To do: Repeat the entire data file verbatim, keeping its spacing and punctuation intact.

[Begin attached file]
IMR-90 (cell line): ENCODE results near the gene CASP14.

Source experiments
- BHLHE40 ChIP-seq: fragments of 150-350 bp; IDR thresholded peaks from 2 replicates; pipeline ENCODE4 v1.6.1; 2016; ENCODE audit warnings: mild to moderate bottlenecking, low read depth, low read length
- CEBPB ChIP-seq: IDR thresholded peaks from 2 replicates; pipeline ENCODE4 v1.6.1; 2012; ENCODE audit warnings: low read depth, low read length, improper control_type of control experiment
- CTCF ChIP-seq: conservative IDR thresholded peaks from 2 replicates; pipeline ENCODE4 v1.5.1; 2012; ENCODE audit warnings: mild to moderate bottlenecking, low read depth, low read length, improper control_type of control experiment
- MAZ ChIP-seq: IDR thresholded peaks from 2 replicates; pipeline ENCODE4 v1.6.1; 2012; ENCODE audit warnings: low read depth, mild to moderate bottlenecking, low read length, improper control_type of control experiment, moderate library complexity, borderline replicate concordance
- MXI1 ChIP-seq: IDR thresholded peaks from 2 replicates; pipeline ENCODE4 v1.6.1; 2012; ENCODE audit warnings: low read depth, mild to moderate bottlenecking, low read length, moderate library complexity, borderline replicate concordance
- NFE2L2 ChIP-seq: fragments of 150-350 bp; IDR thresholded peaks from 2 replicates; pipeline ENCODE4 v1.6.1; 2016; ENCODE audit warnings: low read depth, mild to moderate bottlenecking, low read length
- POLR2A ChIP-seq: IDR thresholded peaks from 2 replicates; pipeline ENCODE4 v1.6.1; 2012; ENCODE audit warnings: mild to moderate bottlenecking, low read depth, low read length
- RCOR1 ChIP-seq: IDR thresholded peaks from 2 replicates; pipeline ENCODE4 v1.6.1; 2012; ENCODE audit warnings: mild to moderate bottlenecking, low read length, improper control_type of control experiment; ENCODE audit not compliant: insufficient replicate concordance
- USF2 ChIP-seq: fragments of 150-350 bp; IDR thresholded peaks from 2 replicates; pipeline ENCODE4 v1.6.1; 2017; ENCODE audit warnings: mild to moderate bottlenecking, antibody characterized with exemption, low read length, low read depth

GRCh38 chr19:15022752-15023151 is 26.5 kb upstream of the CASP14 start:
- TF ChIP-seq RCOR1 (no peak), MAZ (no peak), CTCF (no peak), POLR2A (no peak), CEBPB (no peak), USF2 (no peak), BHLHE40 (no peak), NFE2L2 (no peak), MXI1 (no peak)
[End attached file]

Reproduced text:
IMR-90 (cell line): ENCODE results near the gene CASP14.

Source experiments
- BHLHE40 ChIP-seq: fragments of 150-350 bp; IDR thresholded peaks from 2 replicates; pipeline ENCODE4 v1.6.1; 2016; ENCODE audit warnings: mild to moderate bottlenecking, low read depth, low read length
- CEBPB ChIP-seq: IDR thresholded peaks from 2 replicates; pipeline ENCODE4 v1.6.1; 2012; ENCODE audit warnings: low read depth, low read length, improper control_type of control experiment
- CTCF ChIP-seq: conservative IDR thresholded peaks from 2 replicates; pipeline ENCODE4 v1.5.1; 2012; ENCODE audit warnings: mild to moderate bottlenecking, low read depth, low read length, improper control_type of control experiment
- MAZ ChIP-seq: IDR thresholded peaks from 2 replicates; pipeline ENCODE4 v1.6.1; 2012; ENCODE audit warnings: low read depth, mild to moderate bottlenecking, low read length, improper control_type of control experiment, moderate library complexity, borderline replicate concordance
- MXI1 ChIP-seq: IDR thresholded peaks from 2 replicates; pipeline ENCODE4 v1.6.1; 2012; ENCODE audit warnings: low read depth, mild to moderate bottlenecking, low read length, moderate library complexity, borderline replicate concordance
- NFE2L2 ChIP-seq: fragments of 150-350 bp; IDR thresholded peaks from 2 replicates; pipeline ENCODE4 v1.6.1; 2016; ENCODE audit warnings: low read depth, mild to moderate bottlenecking, low read length
- POLR2A ChIP-seq: IDR thresholded peaks from 2 replicates; pipeline ENCODE4 v1.6.1; 2012; ENCODE audit warnings: mild to moderate bottlenecking, low read depth, low read length
- RCOR1 ChIP-seq: IDR thresholded peaks from 2 replicates; pipeline ENCODE4 v1.6.1; 2012; ENCODE audit warnings: mild to moderate bottlenecking, low read length, improper control_type of control experiment; ENCODE audit not compliant: insufficient replicate concordance
- USF2 ChIP-seq: fragments of 150-350 bp; IDR thresholded peaks from 2 replicates; pipeline ENCODE4 v1.6.1; 2017; ENCODE audit warnings: mild to moderate bottlenecking, antibody characterized with exemption, low read length, low read depth

GRCh38 chr19:15022752-15023151 is 26.5 kb upstream of the CASP14 start:
- TF ChIP-seq RCOR1 (no peak), MAZ (no peak), CTCF (no peak), POLR2A (no peak), CEBPB (no peak), USF2 (no peak), BHLHE40 (no peak), NFE2L2 (no peak), MXI1 (no peak)